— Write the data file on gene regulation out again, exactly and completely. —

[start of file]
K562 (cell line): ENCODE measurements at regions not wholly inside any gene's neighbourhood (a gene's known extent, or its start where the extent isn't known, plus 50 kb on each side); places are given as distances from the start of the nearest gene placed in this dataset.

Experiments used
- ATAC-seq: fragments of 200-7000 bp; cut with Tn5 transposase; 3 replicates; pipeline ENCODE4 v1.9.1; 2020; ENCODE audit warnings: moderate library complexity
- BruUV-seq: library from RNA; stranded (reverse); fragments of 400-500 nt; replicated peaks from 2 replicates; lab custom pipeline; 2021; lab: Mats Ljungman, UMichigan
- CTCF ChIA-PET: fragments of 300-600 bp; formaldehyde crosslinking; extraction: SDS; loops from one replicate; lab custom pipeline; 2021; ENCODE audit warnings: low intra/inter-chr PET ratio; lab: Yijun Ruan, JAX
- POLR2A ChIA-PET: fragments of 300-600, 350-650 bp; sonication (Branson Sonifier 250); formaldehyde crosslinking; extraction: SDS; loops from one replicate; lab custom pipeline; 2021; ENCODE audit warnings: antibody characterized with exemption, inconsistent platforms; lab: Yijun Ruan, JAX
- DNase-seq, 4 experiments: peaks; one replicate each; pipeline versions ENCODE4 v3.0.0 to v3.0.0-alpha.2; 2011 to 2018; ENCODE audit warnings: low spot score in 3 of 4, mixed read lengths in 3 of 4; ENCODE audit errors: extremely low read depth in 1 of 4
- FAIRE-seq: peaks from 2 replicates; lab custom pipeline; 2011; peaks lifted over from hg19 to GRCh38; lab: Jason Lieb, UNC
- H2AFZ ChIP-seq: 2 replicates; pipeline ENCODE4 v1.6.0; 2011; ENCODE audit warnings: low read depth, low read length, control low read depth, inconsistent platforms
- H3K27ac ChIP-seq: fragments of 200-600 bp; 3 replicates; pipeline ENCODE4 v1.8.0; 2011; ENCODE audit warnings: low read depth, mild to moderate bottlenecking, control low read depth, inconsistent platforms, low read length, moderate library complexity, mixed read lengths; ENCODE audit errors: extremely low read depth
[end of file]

K562 (cell line): ENCODE measurements at regions not wholly inside any gene's neighbourhood (a gene's known extent, or its start where the extent isn't known, plus 50 kb on each side); places are given as distances from the start of the nearest gene placed in this dataset.

Experiments used
- ATAC-seq: fragments of 200-7000 bp; cut with Tn5 transposase; 3 replicates; pipeline ENCODE4 v1.9.1; 2020; ENCODE audit warnings: moderate library complexity
- BruUV-seq: library from RNA; stranded (reverse); fragments of 400-500 nt; replicated peaks from 2 replicates; lab custom pipeline; 2021; lab: Mats Ljungman, UMichigan
- CTCF ChIA-PET: fragments of 300-600 bp; formaldehyde crosslinking; extraction: SDS; loops from one replicate; lab custom pipeline; 2021; ENCODE audit warnings: low intra/inter-chr PET ratio; lab: Yijun Ruan, JAX
- POLR2A ChIA-PET: fragments of 300-600, 350-650 bp; sonication (Branson Sonifier 250); formaldehyde crosslinking; extraction: SDS; loops from one replicate; lab custom pipeline; 2021; ENCODE audit warnings: antibody characterized with exemption, inconsistent platforms; lab: Yijun Ruan, JAX
- DNase-seq, 4 experiments: peaks; one replicate each; pipeline versions ENCODE4 v3.0.0 to v3.0.0-alpha.2; 2011 to 2018; ENCODE audit warnings: low spot score in 3 of 4, mixed read lengths in 3 of 4; ENCODE audit errors: extremely low read depth in 1 of 4
- FAIRE-seq: peaks from 2 replicates; lab custom pipeline; 2011; peaks lifted over from hg19 to GRCh38; lab: Jason Lieb, UNC
- H2AFZ ChIP-seq: 2 replicates; pipeline ENCODE4 v1.6.0; 2011; ENCODE audit warnings: low read depth, low read length, control low read depth, inconsistent platforms
- H3K27ac ChIP-seq: fragments of 200-600 bp; 3 replicates; pipeline ENCODE4 v1.8.0; 2011; ENCODE audit warnings: low read depth, mild to moderate bottlenecking, control low read depth, inconsistent platforms, low read length, moderate library complexity, mixed read lengths; ENCODE audit errors: extremely low read depth